Criminal assessment agencies that use risk assessment techniques are better able to identify those who need to be locked up and incarcerate fewer persons overall. Researchers from Simon Fraser University conducted a thorough analysis of data from more than a million offenders across 30 different Canadian and American research locations and discovered that while fewer people were being imprisoned, crime rates were actually declining.
“This demonstrates that we can minimize incarceration without jeopardizing public safety,” says SFU psychology professor Jodi Viljoen. The American Psychological Association has published a paper outlining her findings. “Rather than incarcerating everyone, the key is to make sure that we are incarcerating those people who truly pose a risk to public safety.”
Identifying who will be violent has proven challenging for judges, psychologists, and other specialists who make these choices. Early studies revealed that predictions made by experts were accurate fewer than half the time.
Researchers have been creating decision-making tools for risk assessment over the past 30 years that are based on hundreds of studies. These offer a methodical way to determine whether someone is likely to use violence in the future.
From years of working in prisons, I have seen how prisons can be schools for crime. For instance, if you were to take a teenager who’s never gotten in trouble before and put them in a confined space with a lot of people who are already heavily involved in crime, that teenager won’t necessarily turn into a good law-abiding citizen. Instead, they might learn new ways of committing crimes.Jodi Viljoen
Such tools offer a list of violent risk factors and instructions for grading these characteristics, ensuring that experts take the proper information into account.
“While these violence risk assessment tools are not perfect, research demonstrates that they lead to more accurate predictions than relying on our hunches or intuitions,” says Viljoen.
Today, criminal justice systems frequently employ technologies to decide how to punish offenders and when to get them out of prison. Nearly all of the provinces and states in Canada, the United States, and at least 40 other nations use tools. These resources not only assist experts in making more accurate predictions regarding acts of violence, but they also assist in ensuring that only those who require incarceration are housed there.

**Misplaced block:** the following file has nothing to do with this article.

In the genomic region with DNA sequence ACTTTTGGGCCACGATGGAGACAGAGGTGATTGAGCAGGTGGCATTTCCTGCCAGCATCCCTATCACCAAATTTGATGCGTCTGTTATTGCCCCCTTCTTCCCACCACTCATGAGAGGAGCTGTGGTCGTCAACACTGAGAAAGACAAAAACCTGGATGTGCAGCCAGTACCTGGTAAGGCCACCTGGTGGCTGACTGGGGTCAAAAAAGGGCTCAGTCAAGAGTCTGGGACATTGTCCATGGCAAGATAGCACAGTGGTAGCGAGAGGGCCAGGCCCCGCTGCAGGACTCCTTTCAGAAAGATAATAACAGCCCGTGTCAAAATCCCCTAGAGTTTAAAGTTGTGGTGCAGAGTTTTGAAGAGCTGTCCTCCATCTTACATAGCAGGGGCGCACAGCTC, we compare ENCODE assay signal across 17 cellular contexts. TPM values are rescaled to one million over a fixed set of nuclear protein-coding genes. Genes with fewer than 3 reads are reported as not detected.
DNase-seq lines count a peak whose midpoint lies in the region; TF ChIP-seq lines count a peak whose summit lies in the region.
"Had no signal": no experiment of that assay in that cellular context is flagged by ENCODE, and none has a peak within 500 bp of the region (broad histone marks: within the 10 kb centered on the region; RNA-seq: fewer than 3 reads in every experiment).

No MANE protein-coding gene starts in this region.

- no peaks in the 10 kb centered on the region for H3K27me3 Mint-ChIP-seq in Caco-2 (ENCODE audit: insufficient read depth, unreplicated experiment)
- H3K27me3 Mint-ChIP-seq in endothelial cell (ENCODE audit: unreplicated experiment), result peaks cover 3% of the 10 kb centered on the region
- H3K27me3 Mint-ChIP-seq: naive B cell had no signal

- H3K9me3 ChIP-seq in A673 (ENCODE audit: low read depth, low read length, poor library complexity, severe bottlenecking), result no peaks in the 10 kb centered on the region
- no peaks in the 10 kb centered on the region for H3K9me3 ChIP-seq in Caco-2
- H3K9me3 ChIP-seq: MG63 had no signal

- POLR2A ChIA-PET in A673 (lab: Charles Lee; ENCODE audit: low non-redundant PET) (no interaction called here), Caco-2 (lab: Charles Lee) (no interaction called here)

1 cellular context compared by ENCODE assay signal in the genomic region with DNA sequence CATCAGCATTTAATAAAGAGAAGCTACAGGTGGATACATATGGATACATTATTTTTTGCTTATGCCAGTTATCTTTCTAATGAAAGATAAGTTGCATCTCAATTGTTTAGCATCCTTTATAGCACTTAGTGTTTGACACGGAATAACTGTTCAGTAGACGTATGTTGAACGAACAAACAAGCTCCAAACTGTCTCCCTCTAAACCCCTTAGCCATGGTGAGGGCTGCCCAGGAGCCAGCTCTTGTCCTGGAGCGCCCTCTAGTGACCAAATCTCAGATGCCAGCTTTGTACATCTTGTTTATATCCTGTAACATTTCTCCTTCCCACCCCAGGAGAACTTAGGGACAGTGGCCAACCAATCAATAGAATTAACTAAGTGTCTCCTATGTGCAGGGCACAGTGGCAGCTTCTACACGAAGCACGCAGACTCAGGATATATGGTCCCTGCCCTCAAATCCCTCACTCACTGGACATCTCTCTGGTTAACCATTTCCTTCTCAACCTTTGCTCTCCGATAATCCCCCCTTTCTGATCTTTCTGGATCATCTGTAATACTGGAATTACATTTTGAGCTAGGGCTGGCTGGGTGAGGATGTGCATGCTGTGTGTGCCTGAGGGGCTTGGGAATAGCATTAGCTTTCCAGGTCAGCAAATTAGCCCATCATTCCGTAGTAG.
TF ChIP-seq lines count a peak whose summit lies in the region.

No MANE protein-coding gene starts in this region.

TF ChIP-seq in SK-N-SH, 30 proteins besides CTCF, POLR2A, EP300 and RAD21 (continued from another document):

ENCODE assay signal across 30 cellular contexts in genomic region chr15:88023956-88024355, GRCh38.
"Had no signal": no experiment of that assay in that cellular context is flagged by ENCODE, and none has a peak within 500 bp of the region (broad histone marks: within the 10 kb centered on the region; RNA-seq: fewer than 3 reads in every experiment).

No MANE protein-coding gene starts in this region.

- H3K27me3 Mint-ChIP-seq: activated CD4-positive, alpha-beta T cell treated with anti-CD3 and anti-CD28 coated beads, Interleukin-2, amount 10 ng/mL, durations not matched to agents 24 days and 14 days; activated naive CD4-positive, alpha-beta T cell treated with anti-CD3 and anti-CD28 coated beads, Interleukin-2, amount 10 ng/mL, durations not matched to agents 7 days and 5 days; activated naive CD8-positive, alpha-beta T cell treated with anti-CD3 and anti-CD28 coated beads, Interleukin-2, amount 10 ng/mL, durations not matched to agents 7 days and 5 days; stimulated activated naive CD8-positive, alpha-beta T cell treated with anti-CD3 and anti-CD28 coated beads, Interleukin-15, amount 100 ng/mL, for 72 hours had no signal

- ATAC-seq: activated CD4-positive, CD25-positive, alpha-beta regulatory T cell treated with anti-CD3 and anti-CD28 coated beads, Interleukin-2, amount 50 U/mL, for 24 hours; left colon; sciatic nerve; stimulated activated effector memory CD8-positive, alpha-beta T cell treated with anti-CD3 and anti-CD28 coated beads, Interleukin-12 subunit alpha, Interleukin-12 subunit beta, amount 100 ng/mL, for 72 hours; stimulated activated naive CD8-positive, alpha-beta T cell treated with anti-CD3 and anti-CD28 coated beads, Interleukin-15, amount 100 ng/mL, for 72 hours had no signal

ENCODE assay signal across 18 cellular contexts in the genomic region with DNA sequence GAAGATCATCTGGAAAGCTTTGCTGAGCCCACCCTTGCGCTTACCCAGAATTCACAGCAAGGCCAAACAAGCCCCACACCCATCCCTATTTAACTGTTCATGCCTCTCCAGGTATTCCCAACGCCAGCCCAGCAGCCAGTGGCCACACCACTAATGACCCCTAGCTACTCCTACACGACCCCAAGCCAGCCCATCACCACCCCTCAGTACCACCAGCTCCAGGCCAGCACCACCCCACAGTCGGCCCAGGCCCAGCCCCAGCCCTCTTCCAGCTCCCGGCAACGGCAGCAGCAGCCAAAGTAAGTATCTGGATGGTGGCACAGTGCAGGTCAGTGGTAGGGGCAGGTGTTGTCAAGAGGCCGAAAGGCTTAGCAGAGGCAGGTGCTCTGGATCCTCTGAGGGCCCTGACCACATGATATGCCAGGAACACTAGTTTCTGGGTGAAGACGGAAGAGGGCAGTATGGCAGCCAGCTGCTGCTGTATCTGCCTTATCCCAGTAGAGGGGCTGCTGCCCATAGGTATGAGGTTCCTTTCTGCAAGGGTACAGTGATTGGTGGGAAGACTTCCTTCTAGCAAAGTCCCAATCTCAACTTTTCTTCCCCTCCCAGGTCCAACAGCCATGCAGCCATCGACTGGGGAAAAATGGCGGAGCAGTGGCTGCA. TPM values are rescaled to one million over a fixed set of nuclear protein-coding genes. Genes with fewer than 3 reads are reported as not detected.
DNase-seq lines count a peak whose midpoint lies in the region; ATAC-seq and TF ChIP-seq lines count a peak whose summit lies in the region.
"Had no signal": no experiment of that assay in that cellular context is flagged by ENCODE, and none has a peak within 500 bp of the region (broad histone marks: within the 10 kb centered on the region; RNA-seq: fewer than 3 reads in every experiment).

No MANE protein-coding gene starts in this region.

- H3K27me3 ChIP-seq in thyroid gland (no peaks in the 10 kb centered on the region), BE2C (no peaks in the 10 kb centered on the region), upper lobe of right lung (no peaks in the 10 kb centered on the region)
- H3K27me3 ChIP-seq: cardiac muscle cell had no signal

“To protect the safety of the public, incarceration is sometimes necessary. However, many people who we jail are not dangerous. Many are poor and have mental illnesses and addictions. Some are teenagers who have made poor decisions. And some have not even been found guilty they’re still waiting for their trial.”
Cramming these people into prison doesn’t make us safer, she says. “From years of working in prisons, I have seen how prisons can be schools for crime. For instance, if you were to take a teenager who’s never gotten in trouble before and put them in a confined space with a lot of people who are already heavily involved in crime, that teenager won’t necessarily turn into a good law-abiding citizen. Instead, they might learn new ways of committing crimes.”
Prisons also cost a lot of money to operate. In Canada, taxpayers pay an average of $114,000/year per prisoner. In the U.S., which has one of the highest incarceration rates in the world, the total state expenditure on prisons is at least $81 billion.
“It’s cheaper to provide effective treatment than it is put someone behind bars,” says Viljoen, “and now we are seeing that it’s a lot more likely to reduce crime.”